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IWD 2024: In conversation with Lisa Mackenzie

Sophie Gyles
 

This is part four in an IWD conversation series profiling some of the incredible women we have the privilege of working with. This week we spoke to Lisa Mackenzie, Digital Content Advisor for Community Engagement at Country Fire Authority. Lisa generously took the time to share her journey with CFA, and how she’s handled a career in two male dominated industries—music and fire services—as a young woman.

Lisa Mackenzie was 19 and had just finished her first year of university when she took up a summer job at CFA’s Control Centre during the busy bushfire season. It was an admin role she could easily pick up over the uni break, not something she expected to change the course of her life. But she found herself enjoying it a lot more than she expected and becoming invested in CFA’s work and community.

“I found it really fulfilling, because you knew you were helping the community. You’d see the different stories that would come across your desk, whether it was a house fire or big bushfire, and you just got the sense that you were helping,” says Lisa.

That first Summer would be the start of a long and rich relationship with CFA, but as a student with multiple passions at the time, Lisa had other avenues she wanted to explore as well.

While on a gap year during university, Lisa had a realisation that music was more than just a hobby and a passion, it was something she wanted to take further, so she switched to a Bachelors in Arts and Entertainment Management at the Australian Institute of Music.

While studying, Lisa continued to stay connected to CFA, working in a part-time and contract capacity. “I always had my finger in the CFA pie”, she says.

During this time, she took on a paid internship with The Cat Empire, a jazz/funk band from Melbourne, famous for their big 2003 hit ‘Hello, Hello’. Lisa quickly fell in love with the music industry, finding herself involved with tour logistics, music releases, marketing and merchandising. Before long, her internship with The Cat Empire turned into a four year role spanning the release of two albums and countless gigs around Australia and the world.

Lisa speaks about her time in the music industry as a kind of golden era where she had a front-row seat to the fun and hard work involved keeping a successful band at the top of its game.

But while she loved her time in the music industry, it did come with challenges for her as a young woman. Lisa’s team at The Cat Empire were an all-woman crew, but outside of that bubble, the realities of an old school, male-dominated industry were apparent.

Lisa remembers doing some work for a company who were touring an international band in Australia at the time. With experience under her belt, she was asked to step in to help when the tour manager and production manager fell ill.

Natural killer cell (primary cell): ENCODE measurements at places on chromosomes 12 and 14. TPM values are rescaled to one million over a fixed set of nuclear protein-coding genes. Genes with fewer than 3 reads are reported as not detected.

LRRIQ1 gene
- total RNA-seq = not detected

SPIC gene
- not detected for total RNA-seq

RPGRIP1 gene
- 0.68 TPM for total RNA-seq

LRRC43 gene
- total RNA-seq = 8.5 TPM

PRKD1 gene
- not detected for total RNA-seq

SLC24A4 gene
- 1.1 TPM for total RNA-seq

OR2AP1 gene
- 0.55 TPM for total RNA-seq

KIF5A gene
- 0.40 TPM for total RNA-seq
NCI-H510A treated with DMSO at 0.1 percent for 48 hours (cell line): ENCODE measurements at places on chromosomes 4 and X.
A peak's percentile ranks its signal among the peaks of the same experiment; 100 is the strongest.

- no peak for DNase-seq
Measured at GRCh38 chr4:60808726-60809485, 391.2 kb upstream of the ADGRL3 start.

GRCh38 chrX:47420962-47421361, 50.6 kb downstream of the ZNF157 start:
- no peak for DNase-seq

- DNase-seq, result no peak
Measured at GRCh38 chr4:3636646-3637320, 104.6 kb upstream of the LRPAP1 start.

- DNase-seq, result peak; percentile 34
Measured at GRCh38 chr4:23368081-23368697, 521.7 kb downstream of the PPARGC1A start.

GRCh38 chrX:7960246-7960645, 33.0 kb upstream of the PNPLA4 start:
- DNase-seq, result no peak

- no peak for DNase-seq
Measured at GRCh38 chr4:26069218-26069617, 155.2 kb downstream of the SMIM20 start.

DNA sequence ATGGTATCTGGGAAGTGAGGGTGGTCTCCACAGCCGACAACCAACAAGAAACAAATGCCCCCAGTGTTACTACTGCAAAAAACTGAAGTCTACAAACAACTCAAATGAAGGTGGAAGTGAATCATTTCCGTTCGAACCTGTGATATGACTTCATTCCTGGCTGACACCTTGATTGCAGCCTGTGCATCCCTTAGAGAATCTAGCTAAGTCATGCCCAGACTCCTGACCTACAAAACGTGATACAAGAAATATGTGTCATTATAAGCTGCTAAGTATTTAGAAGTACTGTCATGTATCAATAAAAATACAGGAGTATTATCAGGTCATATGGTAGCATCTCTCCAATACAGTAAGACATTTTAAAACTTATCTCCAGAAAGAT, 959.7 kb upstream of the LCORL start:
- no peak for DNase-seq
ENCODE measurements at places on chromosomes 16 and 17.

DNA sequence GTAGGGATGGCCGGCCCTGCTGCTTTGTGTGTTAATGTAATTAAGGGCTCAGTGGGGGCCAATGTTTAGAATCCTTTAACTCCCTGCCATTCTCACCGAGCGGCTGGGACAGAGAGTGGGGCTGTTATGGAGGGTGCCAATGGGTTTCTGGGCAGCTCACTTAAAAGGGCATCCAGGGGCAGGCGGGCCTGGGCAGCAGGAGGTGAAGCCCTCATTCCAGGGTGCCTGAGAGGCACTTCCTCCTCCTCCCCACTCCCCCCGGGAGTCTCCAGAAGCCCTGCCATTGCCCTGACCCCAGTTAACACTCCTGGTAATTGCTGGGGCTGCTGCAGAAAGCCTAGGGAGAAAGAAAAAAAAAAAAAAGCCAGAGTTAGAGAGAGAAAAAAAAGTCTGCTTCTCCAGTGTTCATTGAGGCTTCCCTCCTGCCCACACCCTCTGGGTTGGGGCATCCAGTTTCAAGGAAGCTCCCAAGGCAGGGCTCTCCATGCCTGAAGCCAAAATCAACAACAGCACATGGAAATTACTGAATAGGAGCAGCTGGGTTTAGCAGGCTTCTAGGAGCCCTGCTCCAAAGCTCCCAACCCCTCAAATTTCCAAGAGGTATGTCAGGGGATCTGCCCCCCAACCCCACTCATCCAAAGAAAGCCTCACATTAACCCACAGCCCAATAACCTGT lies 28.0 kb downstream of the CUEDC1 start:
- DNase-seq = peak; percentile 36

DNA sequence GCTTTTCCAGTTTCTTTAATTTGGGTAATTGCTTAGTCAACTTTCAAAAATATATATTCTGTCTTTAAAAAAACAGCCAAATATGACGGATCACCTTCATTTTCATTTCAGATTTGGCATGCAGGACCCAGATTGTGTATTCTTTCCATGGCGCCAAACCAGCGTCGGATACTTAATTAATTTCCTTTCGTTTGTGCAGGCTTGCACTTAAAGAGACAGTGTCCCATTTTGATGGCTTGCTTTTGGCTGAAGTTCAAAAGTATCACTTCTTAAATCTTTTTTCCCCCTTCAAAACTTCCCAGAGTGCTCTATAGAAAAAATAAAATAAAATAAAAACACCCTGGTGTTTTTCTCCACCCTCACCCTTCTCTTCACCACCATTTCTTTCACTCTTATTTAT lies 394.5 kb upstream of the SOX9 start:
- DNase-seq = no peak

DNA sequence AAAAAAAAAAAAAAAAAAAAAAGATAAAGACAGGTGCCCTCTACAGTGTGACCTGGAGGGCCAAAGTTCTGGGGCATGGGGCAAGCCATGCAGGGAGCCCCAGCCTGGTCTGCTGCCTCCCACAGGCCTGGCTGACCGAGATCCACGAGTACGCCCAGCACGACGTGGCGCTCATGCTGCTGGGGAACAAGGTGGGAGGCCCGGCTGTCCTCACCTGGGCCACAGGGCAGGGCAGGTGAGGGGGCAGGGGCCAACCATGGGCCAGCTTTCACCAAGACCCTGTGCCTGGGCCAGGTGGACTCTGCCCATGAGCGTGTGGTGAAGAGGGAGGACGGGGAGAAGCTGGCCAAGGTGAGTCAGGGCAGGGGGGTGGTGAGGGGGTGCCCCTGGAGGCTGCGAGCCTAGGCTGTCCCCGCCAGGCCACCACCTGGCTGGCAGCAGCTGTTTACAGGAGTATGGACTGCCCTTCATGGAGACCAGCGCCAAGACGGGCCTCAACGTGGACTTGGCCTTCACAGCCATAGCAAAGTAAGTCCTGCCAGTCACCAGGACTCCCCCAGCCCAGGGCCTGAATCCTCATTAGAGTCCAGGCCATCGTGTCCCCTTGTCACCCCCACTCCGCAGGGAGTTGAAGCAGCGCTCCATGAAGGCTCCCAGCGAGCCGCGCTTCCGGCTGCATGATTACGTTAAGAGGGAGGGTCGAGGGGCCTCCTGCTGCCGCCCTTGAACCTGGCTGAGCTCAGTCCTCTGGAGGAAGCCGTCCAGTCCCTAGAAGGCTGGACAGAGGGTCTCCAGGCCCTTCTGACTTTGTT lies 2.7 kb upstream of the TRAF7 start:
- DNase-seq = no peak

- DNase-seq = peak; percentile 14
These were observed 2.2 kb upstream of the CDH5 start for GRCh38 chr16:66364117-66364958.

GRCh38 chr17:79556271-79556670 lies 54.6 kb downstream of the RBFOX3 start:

“My female line manager and I introduced ourselves to the crew, band and venue staff. But the amount of times (both men and women) went to the male driver that was standing behind us with their questions rather than coming to us, even though we had the answers they needed, was astounding.”

She says there are many more stories she could tell about sexism and bias faced by women and non-binary people in the music scene, but thankfully, her own experience was largely positive due to the strong women she worked alongside for most of her time in the industry.

Lisa worked in the music industry during her 20s while working part-time with CFA.

'The pandemic really forced our hand, in a good way.'

While Lisa was in the music industry, she continued to work on and off with CFA, ramping things up after the Victorian Government announced its fire service reforms. At 26, Lisa earned the opportunity to manage staff and lead a multi-million dollar project coming out of the reforms.

Like many young women, Lisa battled with imposter syndrome over the appointment, feeling unworthy of the promotion so early in her career. But her Deputy Chief Officer at the time saw her drive, talent and positive attitude, and offered her what she needed to do the job well: regular check-ins and a mentor.

“Having support from an external mentor who I could run ideas past and who could keep me on track or give me ideas about how to move forward—that was absolutely invaluable to me and my progress and where I find myself today.”

Lisa continued to move up the ranks at CFA, and in 2019 opted to bow out of the music industry altogether, taking on a full-time Community Engagement Advisor, Content role. She decided a career in the music industry, which would involve touring and intense periods of round-the-clock work, didn’t align with the balance she ultimately sought, and she truly believed in the work of CFA.